We thought we knew the Otways pretty well, but a few choice turn-offs open up a whole new world of thrilling adventure.

Words: Nick Squillari

Photography: Dominic Hook

There really is nothing quite like the nervous excitement that comes with an overseas cycling trip. Settling into the aircraft seat, searching for Deadpool on the inflight movies (maybe that’s just me) and trying to not be nervous about weather unknowns in a distant cycling mecca. You quickly forget about the weeks, months, years of planning that have gone into this moment. It all seems worth it. Almost easy. Yet I’ll wager that, less than 24 hours earlier, there were at least half a dozen things you were still scrambling to organise. Details you were stressing over. Variables – totally out of your control – that only matter when you’re travelling thousands of kilometres from home.

So while there hasn’t been a single overseas trip with Cyclist that I haven’t enjoyed, when the chance came up for a Big Ride in Victoria – ‘you choose the location’ – there was only one place I wanted to take readers.

Thanks largely to Amy’s Gran Fondo [and the Cyclist Gravel National Championships], the Otways aren’t exactly an ‘unknown’ when it comes to cycling. Skenes Creek climb. The roads out of Forrest. Apollo Bay. All gems, but also all well-ridden. And while arguably they could all be enjoyed a little more when not maxing out your heart rate in a heated fondo (an oxymoron if ever there was one), this Big Ride is about exploring more of what the Otways have to offer. Routes springing just off those already known but still with the mystique and sense of the unknown that comes with an overseas trip. Those excited butterflies as you clip in. Double checking you have enough food ‘just in case it gets epic’. But safe in the knowledge that, if it all goes wrong, you’re not too far from what you know.


Seeing the Forrest for the trees

When it came to recognising Forrest, Victoria as an ideal base for riding, mountain bikers were so far ahead of the curve it was like Sagan sprinting against, well, me. There are other towns in the region, but with Forrest you avoid a lot of the more ‘run of the mill’ types of tourists. Even in the middle of summer, the tourist count isn’t heaving like you might find with Lorne or Apollo Bay. It has nothing to do with its location. Easy to navigate to and with access to the Otways roads, the exceptional network of mountain bike single track around town (rated as one of the better mountain bike parks in Australia) makes it that much more of an attractive holiday proposition for those inclined to spend time on two wheels. And now it’s not just those on dirt who are using it as a base.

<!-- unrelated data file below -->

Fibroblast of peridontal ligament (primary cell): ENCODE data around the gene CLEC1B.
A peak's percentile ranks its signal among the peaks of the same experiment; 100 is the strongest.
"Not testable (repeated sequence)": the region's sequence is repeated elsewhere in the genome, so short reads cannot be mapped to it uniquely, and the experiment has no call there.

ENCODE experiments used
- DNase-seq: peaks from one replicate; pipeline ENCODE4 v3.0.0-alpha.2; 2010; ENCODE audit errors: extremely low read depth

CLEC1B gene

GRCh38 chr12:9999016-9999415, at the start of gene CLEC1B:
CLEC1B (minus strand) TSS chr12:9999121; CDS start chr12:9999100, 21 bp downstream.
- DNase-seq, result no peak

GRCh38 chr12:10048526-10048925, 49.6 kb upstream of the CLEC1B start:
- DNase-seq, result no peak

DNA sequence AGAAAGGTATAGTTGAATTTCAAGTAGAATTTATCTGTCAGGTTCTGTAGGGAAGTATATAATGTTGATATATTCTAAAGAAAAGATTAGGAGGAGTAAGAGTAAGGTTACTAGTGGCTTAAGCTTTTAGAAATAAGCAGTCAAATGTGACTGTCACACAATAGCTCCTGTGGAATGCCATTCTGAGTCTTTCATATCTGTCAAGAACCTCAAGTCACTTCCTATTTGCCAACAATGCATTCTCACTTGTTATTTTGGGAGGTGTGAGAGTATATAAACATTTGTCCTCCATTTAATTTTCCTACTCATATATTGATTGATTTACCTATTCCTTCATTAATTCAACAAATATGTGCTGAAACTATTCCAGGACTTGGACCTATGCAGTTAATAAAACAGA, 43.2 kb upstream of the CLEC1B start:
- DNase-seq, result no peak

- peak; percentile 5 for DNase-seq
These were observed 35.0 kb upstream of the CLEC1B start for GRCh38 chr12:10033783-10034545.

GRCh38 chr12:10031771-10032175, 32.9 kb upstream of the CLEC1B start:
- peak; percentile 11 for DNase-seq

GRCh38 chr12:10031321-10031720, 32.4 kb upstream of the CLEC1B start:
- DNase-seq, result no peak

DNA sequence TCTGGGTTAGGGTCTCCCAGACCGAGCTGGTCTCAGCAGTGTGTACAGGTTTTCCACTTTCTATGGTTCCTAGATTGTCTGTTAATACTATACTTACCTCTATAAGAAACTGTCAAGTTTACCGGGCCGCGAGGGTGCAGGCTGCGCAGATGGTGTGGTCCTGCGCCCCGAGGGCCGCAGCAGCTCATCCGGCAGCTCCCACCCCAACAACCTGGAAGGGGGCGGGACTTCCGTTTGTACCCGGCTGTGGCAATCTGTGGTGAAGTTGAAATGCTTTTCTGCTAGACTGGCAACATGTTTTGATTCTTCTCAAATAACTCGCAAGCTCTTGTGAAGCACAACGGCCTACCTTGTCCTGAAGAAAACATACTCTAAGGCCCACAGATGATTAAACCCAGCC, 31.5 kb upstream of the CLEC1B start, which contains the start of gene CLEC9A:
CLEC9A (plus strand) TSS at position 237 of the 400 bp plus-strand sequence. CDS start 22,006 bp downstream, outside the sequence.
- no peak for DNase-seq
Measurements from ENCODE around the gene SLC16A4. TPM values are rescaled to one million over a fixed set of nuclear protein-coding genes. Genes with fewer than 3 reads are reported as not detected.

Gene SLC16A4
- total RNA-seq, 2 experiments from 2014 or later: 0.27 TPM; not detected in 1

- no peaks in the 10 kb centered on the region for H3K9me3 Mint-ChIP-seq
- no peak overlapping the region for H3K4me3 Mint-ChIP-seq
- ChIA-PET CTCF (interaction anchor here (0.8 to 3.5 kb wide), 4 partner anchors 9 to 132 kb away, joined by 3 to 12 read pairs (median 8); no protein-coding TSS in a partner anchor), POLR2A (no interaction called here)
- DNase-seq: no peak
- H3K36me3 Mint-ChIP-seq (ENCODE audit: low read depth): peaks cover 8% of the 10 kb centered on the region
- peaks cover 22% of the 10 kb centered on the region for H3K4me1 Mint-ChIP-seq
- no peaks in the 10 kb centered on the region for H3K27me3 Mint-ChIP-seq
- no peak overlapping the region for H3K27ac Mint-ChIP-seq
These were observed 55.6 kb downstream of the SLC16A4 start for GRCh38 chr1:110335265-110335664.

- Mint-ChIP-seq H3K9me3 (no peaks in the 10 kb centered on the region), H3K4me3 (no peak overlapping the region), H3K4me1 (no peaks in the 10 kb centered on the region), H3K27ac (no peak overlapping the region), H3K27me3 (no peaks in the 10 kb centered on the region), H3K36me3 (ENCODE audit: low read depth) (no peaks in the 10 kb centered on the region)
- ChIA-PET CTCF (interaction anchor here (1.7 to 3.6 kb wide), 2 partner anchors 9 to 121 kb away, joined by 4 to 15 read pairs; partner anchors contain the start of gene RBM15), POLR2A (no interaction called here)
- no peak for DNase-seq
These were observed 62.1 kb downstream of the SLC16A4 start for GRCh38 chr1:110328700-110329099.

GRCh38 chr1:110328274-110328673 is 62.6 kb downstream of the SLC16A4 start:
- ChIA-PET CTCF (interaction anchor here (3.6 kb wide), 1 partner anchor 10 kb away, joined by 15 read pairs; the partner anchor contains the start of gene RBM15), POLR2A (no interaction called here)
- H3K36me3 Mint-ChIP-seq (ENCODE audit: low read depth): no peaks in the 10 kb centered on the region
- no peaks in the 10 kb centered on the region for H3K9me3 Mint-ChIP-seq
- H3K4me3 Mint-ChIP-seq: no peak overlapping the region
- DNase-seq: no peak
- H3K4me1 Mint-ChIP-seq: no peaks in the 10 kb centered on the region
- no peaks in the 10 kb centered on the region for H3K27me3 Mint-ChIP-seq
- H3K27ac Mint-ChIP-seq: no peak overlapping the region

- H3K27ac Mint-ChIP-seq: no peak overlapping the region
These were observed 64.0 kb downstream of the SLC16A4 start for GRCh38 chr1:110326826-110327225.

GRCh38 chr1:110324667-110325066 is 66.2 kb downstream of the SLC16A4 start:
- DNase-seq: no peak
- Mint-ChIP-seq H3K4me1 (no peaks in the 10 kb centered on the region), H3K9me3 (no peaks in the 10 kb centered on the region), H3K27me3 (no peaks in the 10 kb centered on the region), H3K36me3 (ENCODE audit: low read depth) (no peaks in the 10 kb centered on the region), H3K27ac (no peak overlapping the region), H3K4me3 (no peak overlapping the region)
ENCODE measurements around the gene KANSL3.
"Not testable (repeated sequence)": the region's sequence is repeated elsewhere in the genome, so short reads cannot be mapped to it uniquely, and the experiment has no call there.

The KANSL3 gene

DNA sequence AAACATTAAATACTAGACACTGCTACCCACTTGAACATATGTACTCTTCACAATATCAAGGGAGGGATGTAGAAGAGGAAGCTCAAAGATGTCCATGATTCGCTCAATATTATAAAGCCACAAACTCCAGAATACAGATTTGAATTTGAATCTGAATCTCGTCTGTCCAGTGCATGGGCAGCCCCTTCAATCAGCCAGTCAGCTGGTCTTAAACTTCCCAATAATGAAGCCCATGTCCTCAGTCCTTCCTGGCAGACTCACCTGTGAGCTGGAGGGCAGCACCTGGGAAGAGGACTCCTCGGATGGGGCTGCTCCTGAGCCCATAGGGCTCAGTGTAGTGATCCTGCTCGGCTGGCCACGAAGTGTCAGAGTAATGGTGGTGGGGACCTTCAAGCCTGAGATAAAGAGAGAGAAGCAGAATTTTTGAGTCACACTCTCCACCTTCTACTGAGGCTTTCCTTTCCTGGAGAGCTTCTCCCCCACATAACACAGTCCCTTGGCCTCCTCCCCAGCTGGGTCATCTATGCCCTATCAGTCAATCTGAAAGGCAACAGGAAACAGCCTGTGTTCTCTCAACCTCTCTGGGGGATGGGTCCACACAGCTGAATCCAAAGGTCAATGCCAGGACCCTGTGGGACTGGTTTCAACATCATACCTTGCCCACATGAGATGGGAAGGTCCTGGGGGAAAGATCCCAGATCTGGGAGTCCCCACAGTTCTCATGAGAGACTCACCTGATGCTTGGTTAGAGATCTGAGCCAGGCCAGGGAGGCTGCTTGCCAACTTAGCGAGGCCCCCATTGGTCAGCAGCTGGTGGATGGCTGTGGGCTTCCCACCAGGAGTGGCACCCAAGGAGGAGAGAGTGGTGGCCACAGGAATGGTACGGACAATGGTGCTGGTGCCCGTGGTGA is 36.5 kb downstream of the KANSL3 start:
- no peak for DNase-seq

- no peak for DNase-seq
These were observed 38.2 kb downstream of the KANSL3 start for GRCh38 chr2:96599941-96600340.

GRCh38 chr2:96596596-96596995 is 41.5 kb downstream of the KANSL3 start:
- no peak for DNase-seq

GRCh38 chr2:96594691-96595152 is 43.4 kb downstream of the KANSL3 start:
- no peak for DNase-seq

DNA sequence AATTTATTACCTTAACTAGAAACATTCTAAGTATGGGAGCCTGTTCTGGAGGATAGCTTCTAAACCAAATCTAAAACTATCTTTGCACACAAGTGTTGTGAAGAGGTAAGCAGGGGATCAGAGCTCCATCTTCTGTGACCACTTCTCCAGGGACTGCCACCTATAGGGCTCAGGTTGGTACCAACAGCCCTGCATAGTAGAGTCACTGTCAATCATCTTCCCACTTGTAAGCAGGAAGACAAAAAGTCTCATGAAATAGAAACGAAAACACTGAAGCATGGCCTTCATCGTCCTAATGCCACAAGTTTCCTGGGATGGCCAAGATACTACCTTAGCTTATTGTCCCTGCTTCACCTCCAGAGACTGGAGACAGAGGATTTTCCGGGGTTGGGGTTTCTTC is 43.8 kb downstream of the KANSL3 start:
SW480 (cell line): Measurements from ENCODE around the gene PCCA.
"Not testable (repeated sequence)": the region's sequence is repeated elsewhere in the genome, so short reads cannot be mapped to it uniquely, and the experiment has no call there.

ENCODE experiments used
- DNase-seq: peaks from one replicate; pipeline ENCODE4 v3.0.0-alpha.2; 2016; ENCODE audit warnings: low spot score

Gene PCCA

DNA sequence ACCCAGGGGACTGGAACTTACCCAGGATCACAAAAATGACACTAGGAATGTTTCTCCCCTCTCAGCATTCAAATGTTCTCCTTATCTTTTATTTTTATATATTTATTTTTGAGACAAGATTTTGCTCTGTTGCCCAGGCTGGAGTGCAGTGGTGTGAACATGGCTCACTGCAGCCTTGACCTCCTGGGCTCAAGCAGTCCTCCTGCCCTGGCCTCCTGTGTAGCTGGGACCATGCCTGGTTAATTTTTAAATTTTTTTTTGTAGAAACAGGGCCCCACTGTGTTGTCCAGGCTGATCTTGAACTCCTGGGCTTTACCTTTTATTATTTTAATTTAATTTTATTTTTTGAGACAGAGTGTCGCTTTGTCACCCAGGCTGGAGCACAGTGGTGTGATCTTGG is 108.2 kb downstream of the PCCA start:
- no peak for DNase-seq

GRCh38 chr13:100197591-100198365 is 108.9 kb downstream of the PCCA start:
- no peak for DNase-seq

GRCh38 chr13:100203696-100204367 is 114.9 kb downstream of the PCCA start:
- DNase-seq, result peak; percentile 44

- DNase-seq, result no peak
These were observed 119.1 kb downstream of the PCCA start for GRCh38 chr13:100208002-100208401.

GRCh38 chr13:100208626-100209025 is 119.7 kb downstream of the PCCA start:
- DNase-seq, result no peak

The recent growth in cycling tourists means the town now offers a brewery, cafes that pump out both solid coffees and exceptional baked goods (I feel choc brownies could probably solve most of the world’s problems), and a pub. So, basically, it checks the major boxes when it comes to ‘cycling adventure must-haves’.

And did I mention the serenity? You’ll hear the odd cow cutting through the kookaburras, but overall you’re surrounded by trees. A lot of trees. (Side note: the town was named after local MP Charles Forrest, not the surrounding timber.) Outside of the plentiful foliage, there’s also a real sparsity when it comes to phone reception. It’s a hell of a lot of silence. While I can hear gasps, as someone who traded a quiet(ish) town for the bustle of Melbourne, relief from all the noises of modern life feels like a beautiful cocoon. I’m no life coach. I don’t live by some snappy #lifehack mantra for happiness. All I know is that getting off the grid – even for a few days – is a mental reset I promise you won’t regret.

Who is Turton?

Sam – cycling team-mate, buddy and riding copilot for the weekend – asks if I have some spare arm warmers. It’s 7am and the kookaburras are seemingly laughing at him. Mirth at the rookie mistake. As beautiful as the Otways are, temperate mornings aren’t a feature for which they’re renowned. Last night’s full moon is still in the sky as we roll out. Maybe that’s why a possum was seemingly inexhaustible on the roof over my room. Sam never heard a thing. Guess that evens things up. One with cold arms, the other still sleepy, we roll out of a town still dead to the world.

For about 200 metres it’s downhill before the climbing starts. As far as remedies go for either of our ‘ailments’, an uphill start to a ride certainly fixes that. The gradient isn’t rude, but I’m not thinking about my lack of sleep anymore. Entering the rainforest there’s the odd chirp through the dappled early morning light and a rustle of leaves, but otherwise an almost deafening silence. As someone who can’t stand a creaking bike, I can’t help but be relieved our Cannondales are as silent as the surrounds. This isn’t a ride for anyone with OCD about creaks.

I’m no life coach. I don’t live by some #lifehack mantra. All I know is getting off the grid – even for a few days – is a mental reset you won’t regret